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Greek Court Strikes Down Environmental Permits for Two Coal Plants

Carbon emissions from a coal plant in Germany

Greece’s top administrative court, the Greek Council of State, has struck down the environmental permit for a proposed new coal plant, Meliti II, and cancelled the permit for a station that is already in operation, Meliti I, following a lawsuit launched by ClientEarth, WWF Greece, and Greenpeace Greece.

Both plants belong to the state-run Public Power Corporation (PPC).

“The Council of State’s decision means the construction of Meliti II will no longer go ahead, while Meliti I will need to apply for a new environmental permit if it is to continue operating,” ClientEarth explained in a release. “The ruling marks a major victory for the health of people and the environment in Greece, which has undergone a major attitude shift on lignite in recent months.”

“This is a significant win for protecting Greek citizens and the environment from the harmful effects of burning lignite,” ClientEarth energy lawyer Eleni Diamantopoulou said in the release. “Greece’s lignite power plants have an abysmal track record of lax permitting. It is crucial that a proper assessment establishing the level of danger posed to people and nature be carried out.”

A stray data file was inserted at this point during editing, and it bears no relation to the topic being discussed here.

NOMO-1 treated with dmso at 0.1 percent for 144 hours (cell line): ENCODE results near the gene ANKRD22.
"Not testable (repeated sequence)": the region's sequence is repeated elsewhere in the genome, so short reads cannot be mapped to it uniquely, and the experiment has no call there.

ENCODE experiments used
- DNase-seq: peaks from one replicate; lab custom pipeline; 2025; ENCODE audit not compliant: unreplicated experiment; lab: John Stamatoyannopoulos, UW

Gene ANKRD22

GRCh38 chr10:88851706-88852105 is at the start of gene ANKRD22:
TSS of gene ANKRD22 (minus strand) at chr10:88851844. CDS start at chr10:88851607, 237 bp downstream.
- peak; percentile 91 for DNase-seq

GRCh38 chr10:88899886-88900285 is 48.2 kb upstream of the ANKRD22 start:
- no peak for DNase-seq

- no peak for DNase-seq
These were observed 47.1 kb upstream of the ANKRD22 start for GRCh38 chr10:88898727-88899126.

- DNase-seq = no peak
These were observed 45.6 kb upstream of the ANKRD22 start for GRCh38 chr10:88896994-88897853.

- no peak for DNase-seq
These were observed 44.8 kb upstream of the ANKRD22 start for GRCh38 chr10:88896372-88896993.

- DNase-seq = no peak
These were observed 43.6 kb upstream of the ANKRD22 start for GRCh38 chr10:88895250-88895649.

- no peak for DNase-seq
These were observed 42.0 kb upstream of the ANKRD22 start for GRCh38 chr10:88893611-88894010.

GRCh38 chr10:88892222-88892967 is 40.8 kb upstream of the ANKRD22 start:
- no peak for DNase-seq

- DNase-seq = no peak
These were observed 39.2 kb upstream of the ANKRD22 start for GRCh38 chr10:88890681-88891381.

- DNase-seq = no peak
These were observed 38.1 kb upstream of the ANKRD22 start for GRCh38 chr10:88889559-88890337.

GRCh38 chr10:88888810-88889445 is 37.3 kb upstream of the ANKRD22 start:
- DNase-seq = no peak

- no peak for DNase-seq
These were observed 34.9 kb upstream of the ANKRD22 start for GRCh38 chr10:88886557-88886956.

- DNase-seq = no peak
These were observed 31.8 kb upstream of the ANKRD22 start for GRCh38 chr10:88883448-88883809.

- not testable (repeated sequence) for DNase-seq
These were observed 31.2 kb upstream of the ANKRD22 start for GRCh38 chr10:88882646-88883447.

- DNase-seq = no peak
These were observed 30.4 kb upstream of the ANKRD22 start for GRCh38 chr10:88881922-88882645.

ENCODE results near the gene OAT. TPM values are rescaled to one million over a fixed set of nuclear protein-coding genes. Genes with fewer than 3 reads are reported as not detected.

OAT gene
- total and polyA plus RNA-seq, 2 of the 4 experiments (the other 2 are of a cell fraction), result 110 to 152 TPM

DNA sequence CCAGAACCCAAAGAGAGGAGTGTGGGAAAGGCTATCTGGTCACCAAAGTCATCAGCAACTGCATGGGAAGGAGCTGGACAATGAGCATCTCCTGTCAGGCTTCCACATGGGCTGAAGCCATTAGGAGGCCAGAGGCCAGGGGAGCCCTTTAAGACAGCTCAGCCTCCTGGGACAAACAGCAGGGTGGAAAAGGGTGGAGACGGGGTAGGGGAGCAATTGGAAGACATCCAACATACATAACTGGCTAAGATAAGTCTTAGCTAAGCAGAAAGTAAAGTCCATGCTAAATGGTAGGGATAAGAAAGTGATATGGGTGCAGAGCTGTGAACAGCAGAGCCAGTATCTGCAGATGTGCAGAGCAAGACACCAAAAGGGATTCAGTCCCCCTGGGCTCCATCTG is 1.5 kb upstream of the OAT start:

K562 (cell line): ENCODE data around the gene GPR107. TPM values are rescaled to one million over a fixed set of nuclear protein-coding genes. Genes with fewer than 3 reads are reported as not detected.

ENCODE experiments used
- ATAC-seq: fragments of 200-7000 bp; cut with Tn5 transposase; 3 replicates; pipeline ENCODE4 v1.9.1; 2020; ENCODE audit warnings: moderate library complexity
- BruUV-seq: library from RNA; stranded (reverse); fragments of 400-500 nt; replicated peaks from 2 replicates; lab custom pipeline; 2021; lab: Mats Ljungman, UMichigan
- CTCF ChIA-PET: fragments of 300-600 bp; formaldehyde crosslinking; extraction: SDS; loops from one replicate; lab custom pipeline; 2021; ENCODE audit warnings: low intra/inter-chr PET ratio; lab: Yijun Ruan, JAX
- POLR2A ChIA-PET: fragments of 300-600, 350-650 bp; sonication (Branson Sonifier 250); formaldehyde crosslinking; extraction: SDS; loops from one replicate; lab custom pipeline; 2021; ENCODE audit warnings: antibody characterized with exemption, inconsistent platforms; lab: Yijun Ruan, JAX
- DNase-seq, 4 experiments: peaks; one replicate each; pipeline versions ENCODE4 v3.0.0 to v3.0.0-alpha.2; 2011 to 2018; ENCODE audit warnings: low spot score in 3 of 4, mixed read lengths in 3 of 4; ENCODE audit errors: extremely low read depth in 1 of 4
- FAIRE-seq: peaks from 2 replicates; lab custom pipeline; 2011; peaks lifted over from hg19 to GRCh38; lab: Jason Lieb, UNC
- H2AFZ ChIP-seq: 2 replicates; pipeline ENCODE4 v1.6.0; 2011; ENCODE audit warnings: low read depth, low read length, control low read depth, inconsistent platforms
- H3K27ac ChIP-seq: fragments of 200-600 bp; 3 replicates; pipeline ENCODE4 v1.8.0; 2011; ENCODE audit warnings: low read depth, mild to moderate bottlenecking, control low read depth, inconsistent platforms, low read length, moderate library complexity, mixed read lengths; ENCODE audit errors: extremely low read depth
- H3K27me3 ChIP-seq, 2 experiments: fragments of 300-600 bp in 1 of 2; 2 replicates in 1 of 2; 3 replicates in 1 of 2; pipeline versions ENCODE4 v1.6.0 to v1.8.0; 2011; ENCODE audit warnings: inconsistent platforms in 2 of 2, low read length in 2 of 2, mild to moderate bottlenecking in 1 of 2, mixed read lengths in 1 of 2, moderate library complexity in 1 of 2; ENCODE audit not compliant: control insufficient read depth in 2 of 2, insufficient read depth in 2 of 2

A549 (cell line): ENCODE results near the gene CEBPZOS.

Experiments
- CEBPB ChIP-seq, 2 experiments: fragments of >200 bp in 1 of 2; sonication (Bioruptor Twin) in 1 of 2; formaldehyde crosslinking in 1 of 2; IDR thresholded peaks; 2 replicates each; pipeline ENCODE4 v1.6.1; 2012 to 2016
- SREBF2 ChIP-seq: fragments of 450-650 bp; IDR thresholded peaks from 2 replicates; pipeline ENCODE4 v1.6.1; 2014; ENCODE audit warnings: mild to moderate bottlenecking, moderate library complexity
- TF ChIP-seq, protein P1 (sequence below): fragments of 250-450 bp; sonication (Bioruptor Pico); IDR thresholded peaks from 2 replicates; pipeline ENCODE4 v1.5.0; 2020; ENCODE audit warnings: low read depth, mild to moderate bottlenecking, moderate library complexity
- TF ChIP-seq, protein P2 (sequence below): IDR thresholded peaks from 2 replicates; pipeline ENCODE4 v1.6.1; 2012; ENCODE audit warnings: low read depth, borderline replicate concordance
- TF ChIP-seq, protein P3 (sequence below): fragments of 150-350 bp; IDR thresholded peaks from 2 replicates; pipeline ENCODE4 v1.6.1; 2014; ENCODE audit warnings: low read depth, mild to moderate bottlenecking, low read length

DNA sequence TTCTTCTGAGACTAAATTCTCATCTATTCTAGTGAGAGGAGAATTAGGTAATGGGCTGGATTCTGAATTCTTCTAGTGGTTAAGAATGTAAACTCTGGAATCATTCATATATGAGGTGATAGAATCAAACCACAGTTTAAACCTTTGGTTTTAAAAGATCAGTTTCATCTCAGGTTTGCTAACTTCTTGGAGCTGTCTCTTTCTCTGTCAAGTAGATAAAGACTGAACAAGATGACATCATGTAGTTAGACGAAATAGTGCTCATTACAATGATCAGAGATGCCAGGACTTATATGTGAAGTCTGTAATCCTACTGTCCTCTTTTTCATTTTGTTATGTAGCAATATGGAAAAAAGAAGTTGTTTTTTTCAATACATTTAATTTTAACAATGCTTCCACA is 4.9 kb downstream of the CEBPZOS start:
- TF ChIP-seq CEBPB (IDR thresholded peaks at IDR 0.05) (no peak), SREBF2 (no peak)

Greece was already talking about phasing out coal by 2028, and PPC promised last month to shutter all its lignite plants, including Meliti I, by 2023. That means the plant only has another three years to run, even if it receives a new permit.

But the three environmental organizations still “challenged the permit, which would have been valid until 2028, after it was renewed in 2018 without assessing the environmental and health impacts of the plant’s activity,” contrary to requirements in both national and EU law, ClientEarth wrote. The last assessment “was carried out 24 years ago, when the Greek Ministry for Environment and Energy issued the first licence in 1998, and did not consider the consequences the plants would have on people’s health and the climate in Greece and beyond.”

“These recent developments mean the end of the lignite era in Greece and the beginning of a new, cleaner, affordable, and efficient energy system,” Diamantopoulou said. “Instead wasting more time and taxpayers’ money on power plants destined to be stranded assets, money should be going to clean alternatives, as well as affected workers and communities, to facilitate a just transition that leaves no one behind.”